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PP12 New indicators for measuring patient survival following ambulance service care
  1. Joanne Coster1,
  2. Richard Jacques1,
  3. Janette Turner1,
  4. Annabel Crum1,
  5. Jon Nicholl,
  6. A Niroshan Siriwardena2
  1. 1University of Sheffield, UK
  2. 2University of Lincoln, UK

Abstract

Background Developing better measures of quality and performance are key priorities for ambulance services. Using multi-stage, multi-stakeholder consensus studies, we developed eight new indicators of ambulance service quality and performance. We present here a new indicator to measure rates of survival to 7 days post incident in people with a serious emergency condition.

Methods We linked six months patient level Computer-Aided Dispatch (CAD) and electronic Patient Report Form (ePRF) data from one ambulance service with Hospital Episode Statistics (HES A and E/admitted patient data), and national mortality (ONS) information We identified a cohort of people with one of 16 serious emergency conditions, defined as conditions ‘where death could potentially be prevented by a good emergency system’. We created age and condition adjusted models to calculate two survival measures. 1) Survival to hospital admission, within 7 days of the ambulance call; 2) For patients admitted to hospital, survival to 7 days from admission.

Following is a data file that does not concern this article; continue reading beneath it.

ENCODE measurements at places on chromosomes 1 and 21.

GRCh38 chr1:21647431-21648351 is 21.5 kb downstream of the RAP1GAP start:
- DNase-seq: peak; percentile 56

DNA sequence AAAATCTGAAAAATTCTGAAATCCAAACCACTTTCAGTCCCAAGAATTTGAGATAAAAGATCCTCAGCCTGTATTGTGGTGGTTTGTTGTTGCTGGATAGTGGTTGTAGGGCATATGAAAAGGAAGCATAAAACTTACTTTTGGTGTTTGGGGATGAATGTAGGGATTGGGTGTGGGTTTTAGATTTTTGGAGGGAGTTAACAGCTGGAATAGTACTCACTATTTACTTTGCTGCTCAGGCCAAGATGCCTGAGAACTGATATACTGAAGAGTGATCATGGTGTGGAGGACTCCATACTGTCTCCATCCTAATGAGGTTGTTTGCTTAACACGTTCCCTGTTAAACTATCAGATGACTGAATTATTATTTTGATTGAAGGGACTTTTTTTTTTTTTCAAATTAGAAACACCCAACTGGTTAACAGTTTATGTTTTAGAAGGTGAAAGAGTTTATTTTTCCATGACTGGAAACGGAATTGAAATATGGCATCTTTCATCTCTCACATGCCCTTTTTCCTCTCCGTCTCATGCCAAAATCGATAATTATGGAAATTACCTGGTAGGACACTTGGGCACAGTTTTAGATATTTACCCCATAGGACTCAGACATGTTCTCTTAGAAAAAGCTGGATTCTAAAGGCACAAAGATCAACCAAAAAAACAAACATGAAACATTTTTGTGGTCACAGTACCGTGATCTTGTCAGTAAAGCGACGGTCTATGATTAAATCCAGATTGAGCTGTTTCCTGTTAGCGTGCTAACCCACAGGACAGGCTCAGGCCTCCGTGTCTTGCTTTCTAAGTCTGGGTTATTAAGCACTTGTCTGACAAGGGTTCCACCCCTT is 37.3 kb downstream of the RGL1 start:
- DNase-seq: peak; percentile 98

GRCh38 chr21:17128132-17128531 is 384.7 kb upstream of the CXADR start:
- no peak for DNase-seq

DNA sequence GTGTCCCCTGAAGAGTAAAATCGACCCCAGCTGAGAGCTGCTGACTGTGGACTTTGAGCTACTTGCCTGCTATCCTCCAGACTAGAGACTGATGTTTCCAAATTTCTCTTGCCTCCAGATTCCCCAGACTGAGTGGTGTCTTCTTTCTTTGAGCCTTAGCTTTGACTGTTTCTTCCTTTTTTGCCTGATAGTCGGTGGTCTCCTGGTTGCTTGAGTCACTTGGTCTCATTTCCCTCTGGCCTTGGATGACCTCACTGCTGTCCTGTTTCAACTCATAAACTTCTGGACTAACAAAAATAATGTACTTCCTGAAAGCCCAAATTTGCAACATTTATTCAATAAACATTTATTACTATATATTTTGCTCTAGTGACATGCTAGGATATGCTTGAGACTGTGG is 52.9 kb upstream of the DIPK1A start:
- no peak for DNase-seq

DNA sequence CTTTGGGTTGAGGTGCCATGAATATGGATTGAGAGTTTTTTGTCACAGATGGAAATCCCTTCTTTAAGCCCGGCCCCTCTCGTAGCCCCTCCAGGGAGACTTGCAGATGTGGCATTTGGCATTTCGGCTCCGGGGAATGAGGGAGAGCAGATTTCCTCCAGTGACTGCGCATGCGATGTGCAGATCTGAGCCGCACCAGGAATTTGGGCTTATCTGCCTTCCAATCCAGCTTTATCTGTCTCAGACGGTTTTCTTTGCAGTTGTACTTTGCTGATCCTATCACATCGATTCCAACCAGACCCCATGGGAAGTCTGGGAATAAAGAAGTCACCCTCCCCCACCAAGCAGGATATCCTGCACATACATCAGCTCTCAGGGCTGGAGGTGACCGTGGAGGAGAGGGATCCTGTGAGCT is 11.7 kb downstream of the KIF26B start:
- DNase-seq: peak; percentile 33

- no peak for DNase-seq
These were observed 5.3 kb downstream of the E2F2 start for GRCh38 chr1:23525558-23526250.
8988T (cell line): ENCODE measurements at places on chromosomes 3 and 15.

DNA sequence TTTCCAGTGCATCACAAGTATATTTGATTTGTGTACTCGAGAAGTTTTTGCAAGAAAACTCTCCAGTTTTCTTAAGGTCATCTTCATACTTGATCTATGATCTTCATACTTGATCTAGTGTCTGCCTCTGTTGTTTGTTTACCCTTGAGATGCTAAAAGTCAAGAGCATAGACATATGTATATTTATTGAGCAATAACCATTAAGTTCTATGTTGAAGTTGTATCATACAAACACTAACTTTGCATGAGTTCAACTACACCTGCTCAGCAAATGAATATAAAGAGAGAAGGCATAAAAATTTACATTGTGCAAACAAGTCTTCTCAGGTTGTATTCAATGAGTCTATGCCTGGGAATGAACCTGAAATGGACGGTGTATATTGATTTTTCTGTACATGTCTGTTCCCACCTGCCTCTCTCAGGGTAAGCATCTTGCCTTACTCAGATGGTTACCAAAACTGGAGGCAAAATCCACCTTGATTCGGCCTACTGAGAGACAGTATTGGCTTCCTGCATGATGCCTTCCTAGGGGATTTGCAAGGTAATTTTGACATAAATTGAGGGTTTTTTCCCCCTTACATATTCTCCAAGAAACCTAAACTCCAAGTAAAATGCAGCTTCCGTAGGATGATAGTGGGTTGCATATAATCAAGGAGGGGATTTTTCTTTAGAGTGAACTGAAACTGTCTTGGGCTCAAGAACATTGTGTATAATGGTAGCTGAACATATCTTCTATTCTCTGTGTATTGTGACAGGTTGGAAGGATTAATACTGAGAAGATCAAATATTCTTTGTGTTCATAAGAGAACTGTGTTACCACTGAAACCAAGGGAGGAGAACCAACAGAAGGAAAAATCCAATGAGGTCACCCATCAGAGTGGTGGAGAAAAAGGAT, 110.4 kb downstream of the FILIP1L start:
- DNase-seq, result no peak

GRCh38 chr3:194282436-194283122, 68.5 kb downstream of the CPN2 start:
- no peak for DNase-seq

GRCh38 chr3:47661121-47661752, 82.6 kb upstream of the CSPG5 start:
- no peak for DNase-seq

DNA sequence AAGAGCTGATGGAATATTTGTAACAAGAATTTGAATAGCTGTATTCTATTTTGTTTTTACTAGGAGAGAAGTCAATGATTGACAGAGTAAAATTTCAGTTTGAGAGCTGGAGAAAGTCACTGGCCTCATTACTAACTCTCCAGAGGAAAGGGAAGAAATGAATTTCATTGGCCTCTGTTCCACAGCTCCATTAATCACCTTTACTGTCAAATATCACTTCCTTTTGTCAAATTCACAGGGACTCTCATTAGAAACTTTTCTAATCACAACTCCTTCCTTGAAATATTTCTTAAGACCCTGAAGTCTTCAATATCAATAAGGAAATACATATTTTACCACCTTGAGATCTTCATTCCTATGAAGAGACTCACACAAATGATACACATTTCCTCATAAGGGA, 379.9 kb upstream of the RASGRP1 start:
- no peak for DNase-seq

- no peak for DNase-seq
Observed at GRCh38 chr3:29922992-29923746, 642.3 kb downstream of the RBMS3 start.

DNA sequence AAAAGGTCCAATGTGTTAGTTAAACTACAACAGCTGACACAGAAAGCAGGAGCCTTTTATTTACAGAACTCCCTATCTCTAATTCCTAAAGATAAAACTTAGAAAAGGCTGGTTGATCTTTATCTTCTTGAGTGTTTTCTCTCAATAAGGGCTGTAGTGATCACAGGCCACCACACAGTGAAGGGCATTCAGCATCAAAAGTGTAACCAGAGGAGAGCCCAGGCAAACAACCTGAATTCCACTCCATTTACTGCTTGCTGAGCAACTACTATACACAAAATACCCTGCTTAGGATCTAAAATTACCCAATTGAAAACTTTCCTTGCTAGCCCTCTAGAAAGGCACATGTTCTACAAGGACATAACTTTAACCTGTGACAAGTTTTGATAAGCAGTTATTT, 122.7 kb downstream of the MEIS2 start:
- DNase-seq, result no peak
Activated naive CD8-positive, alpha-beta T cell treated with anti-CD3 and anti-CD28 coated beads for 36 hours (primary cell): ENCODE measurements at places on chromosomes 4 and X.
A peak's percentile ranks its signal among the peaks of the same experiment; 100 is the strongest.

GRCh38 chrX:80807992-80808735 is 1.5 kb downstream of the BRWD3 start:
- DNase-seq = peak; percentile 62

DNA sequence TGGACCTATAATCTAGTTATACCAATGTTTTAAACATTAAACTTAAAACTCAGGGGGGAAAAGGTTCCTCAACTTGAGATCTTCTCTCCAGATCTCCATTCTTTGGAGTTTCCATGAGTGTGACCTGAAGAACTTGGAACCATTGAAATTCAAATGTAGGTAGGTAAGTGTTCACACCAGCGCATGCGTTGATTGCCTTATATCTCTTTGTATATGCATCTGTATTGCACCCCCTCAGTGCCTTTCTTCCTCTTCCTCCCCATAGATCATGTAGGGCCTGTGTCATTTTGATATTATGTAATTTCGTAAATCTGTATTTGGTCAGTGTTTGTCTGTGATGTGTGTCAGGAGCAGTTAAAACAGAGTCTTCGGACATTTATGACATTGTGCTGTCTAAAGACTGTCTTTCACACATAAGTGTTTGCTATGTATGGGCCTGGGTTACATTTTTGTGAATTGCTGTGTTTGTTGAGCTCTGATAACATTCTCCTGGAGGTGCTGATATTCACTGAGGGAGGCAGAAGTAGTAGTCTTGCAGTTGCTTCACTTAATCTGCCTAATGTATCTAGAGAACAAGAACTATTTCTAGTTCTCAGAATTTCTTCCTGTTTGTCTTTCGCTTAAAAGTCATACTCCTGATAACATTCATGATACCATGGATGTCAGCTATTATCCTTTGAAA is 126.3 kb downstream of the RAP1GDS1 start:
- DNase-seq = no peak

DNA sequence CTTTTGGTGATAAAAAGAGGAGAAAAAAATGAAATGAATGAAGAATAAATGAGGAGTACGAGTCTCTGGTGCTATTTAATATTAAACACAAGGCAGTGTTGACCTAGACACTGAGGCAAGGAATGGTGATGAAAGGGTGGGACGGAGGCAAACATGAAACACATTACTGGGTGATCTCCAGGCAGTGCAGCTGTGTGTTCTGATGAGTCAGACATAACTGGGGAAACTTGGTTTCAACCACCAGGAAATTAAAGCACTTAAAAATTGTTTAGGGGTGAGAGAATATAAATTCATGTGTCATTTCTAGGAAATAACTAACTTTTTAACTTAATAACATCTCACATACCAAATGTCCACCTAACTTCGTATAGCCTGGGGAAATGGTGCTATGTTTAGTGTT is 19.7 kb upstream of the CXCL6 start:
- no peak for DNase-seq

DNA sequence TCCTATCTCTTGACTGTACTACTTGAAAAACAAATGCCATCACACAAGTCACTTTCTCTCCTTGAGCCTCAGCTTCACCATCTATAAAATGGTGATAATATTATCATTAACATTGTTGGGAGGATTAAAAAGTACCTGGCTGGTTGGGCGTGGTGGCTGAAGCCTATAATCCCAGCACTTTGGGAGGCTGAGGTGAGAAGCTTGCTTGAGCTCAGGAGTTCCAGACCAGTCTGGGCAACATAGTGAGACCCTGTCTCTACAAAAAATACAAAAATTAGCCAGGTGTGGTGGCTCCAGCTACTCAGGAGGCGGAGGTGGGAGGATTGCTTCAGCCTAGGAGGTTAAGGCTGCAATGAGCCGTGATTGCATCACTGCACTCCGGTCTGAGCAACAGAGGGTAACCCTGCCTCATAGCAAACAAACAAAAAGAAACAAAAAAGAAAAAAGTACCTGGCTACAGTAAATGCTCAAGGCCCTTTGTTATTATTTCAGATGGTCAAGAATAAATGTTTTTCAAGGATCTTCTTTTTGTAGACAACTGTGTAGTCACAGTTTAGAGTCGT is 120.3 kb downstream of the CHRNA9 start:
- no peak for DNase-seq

Results 11 264 patients met the inclusion criteria. 1) 10 647 survived to admission and 617 (5.5%) died pre-admission. Most pre-admission deaths were in older people (42%>80 years) and occurred within 1 day of the ambulance call (87.8%). People with ruptured aortic aneurysm and asphyxiation were more likely to die pre-admission than those with other conditions. 2) Of the 10 647 patients admitted to hospital, 94% survived. Survival rates decreased with age: 100% of children under 11 years compared whereas 84% of those aged over 90 years survived to 7 days. People with cardiac arrest, septic shock and ruptured aortic aneurysm were also more likely to die in hospital.

Conclusions These two indicators relate to people with a serious emergency condition who survive. Further work is being done to develop predictive models that can be used to assess trends over time. For example, survival may improve through taking the right patients to the right specialist care.

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